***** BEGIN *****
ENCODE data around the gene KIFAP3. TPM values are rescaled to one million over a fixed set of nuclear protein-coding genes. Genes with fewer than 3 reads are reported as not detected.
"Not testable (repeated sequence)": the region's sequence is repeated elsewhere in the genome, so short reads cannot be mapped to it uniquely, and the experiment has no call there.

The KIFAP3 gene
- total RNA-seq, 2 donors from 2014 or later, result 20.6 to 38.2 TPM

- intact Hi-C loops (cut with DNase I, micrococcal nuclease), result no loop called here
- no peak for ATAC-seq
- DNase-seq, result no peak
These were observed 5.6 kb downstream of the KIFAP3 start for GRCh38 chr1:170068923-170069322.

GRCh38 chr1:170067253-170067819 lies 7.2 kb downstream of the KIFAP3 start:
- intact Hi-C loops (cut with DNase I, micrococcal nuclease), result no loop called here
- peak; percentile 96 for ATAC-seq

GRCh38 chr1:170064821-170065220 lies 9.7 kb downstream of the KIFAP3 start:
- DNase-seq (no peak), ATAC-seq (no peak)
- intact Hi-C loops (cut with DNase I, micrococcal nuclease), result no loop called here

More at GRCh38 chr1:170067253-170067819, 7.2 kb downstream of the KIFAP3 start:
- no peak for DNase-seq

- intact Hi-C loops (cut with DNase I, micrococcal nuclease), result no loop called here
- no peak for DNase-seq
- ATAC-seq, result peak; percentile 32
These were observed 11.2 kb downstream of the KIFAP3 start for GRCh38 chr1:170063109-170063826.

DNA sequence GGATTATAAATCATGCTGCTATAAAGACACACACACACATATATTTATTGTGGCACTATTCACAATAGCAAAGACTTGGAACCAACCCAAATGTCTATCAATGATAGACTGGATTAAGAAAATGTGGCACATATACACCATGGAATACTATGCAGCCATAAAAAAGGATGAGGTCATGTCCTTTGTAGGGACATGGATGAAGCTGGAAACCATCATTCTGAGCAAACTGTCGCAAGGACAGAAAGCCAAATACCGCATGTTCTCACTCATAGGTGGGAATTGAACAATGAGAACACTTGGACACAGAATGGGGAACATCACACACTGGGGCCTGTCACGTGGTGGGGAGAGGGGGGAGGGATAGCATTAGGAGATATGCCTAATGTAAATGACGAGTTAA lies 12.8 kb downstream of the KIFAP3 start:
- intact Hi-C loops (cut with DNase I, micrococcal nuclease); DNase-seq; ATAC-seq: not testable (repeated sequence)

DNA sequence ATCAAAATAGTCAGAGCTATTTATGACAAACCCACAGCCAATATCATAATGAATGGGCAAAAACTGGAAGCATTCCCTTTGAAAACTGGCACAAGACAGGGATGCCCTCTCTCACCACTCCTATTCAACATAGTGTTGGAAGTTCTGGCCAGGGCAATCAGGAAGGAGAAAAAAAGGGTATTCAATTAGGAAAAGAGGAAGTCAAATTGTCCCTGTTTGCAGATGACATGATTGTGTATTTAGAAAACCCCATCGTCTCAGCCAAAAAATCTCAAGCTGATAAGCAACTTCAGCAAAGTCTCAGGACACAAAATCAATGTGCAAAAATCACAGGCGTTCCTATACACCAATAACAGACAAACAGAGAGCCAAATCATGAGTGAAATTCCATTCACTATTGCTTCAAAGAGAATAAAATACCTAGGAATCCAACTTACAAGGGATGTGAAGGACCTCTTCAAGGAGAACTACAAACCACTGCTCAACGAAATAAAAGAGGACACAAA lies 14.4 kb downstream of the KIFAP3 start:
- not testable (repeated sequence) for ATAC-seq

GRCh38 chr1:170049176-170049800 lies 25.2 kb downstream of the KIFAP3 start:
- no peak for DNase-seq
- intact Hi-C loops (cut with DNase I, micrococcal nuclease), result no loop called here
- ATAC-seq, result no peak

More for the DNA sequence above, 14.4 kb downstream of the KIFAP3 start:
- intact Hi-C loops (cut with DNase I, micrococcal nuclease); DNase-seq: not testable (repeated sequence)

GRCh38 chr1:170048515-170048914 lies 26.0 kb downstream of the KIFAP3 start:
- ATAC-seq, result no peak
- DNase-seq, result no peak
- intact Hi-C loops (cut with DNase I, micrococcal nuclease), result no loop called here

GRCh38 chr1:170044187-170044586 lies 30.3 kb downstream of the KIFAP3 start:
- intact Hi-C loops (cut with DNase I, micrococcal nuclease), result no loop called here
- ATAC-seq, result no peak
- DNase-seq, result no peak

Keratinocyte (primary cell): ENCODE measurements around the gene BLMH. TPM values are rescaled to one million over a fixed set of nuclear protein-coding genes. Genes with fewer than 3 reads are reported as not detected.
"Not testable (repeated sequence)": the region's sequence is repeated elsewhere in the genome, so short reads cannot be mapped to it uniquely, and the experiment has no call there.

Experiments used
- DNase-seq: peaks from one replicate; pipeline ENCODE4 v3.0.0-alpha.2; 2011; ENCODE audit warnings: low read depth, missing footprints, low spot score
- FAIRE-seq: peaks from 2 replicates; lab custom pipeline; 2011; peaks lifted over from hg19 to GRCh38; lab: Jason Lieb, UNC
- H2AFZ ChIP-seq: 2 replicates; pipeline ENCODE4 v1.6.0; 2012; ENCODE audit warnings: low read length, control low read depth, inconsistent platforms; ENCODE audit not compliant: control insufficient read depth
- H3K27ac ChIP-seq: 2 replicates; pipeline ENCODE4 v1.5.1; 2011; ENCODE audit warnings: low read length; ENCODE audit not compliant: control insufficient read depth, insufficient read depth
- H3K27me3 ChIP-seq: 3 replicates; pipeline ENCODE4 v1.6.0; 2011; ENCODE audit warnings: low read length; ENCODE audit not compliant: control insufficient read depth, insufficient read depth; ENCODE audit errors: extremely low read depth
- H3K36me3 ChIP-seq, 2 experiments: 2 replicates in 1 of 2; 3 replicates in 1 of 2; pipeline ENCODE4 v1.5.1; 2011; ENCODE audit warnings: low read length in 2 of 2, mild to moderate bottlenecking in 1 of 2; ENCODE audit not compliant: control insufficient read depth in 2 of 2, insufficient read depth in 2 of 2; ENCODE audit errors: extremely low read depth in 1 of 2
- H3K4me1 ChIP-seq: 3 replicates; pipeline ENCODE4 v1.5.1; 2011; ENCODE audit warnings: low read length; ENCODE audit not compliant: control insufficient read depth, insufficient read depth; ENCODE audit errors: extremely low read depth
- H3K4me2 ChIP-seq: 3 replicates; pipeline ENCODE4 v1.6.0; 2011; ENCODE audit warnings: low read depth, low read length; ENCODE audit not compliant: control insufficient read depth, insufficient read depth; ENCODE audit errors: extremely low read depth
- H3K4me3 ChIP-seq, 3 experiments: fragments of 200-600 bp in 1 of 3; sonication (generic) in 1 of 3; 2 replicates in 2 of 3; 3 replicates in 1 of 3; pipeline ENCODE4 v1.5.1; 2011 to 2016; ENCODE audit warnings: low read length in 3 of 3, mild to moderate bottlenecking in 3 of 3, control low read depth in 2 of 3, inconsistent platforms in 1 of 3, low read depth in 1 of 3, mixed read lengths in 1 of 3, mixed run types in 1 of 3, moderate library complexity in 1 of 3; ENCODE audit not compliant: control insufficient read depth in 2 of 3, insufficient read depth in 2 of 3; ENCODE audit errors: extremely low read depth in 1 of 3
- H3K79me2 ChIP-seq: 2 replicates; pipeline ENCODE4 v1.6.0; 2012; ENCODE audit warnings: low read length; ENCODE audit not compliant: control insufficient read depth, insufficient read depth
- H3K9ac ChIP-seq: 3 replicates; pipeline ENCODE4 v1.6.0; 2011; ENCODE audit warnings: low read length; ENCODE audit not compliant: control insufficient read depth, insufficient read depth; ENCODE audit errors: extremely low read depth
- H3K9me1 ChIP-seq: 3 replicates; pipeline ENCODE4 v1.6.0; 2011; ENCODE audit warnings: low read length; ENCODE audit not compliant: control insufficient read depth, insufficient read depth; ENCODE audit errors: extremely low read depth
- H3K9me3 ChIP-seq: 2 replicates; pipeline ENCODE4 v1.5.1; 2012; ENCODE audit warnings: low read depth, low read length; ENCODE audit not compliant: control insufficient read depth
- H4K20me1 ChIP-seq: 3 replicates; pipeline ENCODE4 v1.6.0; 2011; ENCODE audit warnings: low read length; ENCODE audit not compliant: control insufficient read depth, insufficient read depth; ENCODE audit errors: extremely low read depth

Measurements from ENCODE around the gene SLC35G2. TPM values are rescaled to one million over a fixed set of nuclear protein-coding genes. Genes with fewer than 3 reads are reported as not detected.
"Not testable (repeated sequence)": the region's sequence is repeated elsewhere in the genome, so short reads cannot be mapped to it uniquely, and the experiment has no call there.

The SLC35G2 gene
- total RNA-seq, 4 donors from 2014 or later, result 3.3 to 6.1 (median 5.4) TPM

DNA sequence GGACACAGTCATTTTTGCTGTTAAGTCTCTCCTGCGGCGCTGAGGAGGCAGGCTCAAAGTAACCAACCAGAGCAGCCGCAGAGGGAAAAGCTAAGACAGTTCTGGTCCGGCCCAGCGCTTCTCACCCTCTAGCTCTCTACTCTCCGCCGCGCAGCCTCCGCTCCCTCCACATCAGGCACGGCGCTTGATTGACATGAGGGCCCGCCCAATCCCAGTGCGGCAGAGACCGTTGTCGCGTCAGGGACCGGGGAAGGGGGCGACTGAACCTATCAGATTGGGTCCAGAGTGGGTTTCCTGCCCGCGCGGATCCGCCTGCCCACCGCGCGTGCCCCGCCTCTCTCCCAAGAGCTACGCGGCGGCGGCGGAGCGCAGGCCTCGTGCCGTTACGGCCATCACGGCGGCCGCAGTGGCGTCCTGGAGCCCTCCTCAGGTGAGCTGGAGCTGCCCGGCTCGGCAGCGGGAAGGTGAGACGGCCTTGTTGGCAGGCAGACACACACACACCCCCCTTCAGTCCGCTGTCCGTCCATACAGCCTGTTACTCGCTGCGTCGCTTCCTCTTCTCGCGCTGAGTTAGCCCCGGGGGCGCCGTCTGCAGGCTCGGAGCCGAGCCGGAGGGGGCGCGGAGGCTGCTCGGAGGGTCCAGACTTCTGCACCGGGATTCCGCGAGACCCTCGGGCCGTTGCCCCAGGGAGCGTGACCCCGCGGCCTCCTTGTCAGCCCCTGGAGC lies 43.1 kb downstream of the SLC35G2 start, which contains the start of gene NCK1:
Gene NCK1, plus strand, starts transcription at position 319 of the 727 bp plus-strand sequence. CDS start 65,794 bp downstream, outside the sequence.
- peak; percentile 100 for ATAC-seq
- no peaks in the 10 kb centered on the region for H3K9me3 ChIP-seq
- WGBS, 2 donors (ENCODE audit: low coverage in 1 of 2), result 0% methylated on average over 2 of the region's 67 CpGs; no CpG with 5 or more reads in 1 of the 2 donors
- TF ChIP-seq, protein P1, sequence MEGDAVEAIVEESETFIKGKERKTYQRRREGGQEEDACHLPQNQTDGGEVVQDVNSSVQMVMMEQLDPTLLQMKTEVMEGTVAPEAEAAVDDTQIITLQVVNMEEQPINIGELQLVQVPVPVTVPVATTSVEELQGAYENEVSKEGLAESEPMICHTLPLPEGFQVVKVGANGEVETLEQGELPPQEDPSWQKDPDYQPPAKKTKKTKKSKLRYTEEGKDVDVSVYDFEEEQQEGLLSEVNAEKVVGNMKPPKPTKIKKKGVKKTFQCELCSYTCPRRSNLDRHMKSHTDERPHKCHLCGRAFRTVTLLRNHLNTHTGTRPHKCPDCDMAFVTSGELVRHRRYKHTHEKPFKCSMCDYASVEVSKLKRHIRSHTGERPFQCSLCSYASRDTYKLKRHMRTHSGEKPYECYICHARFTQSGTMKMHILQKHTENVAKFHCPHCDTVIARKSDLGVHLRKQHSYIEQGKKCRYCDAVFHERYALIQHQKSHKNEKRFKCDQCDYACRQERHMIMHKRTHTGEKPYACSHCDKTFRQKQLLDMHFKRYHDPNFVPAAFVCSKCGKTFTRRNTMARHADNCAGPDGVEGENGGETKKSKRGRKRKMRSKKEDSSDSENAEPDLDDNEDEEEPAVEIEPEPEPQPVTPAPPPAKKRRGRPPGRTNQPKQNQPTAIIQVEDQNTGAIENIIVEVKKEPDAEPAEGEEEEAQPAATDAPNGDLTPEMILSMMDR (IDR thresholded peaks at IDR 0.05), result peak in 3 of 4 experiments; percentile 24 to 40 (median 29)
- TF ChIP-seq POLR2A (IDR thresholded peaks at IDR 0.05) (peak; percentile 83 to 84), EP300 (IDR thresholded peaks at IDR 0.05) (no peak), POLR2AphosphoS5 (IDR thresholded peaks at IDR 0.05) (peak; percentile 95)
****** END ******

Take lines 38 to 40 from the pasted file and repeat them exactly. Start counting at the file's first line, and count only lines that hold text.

- DNase-seq, result no peak

Keratinocyte (primary cell): ENCODE measurements around the gene BLMH. TPM values are rescaled to one million over a fixed set of nuclear protein-coding genes. Genes with fewer than 3 reads are reported as not detected.
"Not testable (repeated sequence)": the region's sequence is repeated elsewhere in the genome, so short reads cannot be mapped to it uniquely, and the experiment has no call there.